The paper "Acute Care Nursing - Reflections on Practice " evaluates management of a midwifery case of a 29-year old who after presenting bleeding at 35.5 weeks of pregnancy undergoes an emergency caesarean section (C/S) and in the recovery room for post-surgery, bleeding continues despite IV infusion…
This paper evaluates management of a midwifery case of a 29-year old who after presenting bleeding at 35.5 weeks of pregnancy undergoes an emergency caesarean section (C/S) and in the recovery room for post-surgery, bleeding continues despite IV infusion. After four hours, the woman is pale and responds poorly to non-verbal cues.
The midwife has to assess Yee to ensure that her bleeding is not due to any other underlying risk factor but for cesarean section in her third stage of labor (Jacob, 2012, p. 415). Yee has experienced postpartum hemorrhage even though her blood loss after the cesarean birth is 700mL just four hours after the operation and there is a possibility of retained placenta fragments in her uterus given that her fundus is boggy and non-contracted (Yogev, 2004, p. 486). For accurate assessment of the fundus, the mother should be required to empty her bladder to eliminate interference with the uterine and lie flat on her back while flexing her knees. If the fundus is still soft and boggy, massaging should be performed gently until it gets firm. Retained fragments are ranked as one of the main cause of late postpartum hemorrhage and in the case of Yee, shock, continued bleeding, and boggy uterus are some main signs and symptoms. Further, the midwife must also ensure that fundus palpitation is done frequently to determine ongoing muscle tone but this should not involve over massage as it fatigues the muscles (B-Lynch, 2006, p. 396). Since effective uterine contraction is the goal, bladder distention must be prevented since it displaces the uterus. Besides the administration of intravenous fluid, a physician can provide manual removal especially if the cause is incomplete separations of the placenta.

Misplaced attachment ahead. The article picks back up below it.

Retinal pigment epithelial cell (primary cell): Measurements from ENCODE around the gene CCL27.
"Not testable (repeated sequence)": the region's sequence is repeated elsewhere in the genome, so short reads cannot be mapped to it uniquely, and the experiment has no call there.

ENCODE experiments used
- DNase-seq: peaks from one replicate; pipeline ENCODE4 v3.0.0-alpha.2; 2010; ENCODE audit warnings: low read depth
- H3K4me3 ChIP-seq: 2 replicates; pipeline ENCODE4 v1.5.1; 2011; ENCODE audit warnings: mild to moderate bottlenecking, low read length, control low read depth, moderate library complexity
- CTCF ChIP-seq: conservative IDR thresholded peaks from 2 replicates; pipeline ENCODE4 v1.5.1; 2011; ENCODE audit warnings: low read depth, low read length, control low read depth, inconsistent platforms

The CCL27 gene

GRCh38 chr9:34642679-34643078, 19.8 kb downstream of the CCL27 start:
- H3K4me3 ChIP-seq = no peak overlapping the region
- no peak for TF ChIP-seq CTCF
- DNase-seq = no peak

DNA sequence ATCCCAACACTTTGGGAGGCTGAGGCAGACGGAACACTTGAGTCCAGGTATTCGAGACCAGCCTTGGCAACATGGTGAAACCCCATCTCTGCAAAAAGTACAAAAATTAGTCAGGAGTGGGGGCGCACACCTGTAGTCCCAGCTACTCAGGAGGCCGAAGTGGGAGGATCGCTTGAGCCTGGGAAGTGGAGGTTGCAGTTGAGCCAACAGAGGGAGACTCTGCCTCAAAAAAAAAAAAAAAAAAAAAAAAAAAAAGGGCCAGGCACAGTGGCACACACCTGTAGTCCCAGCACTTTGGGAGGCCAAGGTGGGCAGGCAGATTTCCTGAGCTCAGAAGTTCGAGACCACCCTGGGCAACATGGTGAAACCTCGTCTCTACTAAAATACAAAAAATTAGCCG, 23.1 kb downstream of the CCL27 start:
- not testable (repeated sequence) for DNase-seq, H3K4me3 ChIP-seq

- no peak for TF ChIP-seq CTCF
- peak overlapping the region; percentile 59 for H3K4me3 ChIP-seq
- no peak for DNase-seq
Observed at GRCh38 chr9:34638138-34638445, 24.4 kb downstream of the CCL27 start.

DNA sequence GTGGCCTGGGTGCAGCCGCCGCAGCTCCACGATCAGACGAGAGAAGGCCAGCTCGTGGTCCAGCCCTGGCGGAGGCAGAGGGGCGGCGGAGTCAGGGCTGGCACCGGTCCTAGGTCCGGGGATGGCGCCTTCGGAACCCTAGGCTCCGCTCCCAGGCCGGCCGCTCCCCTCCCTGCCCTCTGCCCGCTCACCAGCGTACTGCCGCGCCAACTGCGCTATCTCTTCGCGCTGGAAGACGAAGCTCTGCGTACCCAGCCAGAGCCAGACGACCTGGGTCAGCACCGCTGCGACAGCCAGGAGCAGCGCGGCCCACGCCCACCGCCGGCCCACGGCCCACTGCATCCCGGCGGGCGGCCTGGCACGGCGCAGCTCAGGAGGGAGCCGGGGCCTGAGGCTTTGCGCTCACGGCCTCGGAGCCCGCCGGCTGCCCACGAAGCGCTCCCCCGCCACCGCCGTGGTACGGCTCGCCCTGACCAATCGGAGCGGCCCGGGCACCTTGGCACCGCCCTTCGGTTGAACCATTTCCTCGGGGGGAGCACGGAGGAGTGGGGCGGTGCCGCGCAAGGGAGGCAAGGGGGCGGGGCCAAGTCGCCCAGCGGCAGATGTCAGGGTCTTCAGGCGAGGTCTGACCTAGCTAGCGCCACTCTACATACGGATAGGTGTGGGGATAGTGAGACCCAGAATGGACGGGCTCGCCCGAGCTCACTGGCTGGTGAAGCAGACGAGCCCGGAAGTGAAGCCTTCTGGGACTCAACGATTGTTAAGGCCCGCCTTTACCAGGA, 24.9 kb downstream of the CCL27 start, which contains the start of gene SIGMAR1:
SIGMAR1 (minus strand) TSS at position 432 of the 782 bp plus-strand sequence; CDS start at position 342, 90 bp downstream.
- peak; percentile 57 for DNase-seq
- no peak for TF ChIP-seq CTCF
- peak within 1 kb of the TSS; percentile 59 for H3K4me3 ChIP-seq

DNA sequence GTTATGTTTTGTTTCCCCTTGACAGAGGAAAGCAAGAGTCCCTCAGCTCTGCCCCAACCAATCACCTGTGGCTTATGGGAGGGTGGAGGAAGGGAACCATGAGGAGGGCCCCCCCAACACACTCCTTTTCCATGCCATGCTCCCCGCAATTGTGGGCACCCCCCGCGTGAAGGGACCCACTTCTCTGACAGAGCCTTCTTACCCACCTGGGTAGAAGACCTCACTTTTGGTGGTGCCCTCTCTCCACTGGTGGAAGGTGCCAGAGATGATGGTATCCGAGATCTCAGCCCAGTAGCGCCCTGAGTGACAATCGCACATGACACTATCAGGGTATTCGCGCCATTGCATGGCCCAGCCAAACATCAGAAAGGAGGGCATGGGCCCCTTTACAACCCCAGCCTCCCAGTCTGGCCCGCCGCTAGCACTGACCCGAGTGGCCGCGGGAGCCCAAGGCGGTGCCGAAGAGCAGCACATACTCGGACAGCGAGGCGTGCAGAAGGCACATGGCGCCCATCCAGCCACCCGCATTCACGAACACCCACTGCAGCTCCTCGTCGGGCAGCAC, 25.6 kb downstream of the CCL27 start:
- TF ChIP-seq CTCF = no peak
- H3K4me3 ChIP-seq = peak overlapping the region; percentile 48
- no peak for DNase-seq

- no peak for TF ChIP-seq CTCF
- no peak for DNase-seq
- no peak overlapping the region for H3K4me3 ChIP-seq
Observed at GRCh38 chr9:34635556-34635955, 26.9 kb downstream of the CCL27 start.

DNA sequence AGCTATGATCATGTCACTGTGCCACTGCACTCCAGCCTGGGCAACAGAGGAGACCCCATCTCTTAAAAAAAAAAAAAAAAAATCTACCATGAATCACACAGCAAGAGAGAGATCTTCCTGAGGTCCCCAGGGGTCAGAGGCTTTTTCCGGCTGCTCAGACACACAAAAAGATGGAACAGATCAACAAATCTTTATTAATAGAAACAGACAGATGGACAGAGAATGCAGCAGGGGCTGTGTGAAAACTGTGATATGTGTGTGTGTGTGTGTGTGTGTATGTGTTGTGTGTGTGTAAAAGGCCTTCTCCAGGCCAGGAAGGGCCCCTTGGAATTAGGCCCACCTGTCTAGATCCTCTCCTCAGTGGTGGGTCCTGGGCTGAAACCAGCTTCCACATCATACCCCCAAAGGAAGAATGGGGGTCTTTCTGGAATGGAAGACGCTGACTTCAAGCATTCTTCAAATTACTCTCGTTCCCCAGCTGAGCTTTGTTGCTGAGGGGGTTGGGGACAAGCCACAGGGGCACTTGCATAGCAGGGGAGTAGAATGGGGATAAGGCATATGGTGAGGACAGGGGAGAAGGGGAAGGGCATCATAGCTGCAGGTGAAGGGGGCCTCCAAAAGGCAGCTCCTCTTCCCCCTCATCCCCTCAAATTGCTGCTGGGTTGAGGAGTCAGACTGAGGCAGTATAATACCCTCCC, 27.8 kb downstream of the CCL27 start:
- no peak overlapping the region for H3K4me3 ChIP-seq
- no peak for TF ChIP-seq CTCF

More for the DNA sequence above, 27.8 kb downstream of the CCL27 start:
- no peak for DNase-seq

The midwife must use communication to manage Yee’s feelings of faintness and dizziness that makes her not to respond to verbal cues (Confidential Enquiry into Maternal and Child Health (CEMACH), 2010). Sub-consciousness is due to orthostatic hypotension after birth and cautions the midwife of the patient’s safety. Hypotension arises from blood results loss causing blood pressure to lower to about 90/50 and a heart rate of 120 in attempts to circulate the blood in the body. ...
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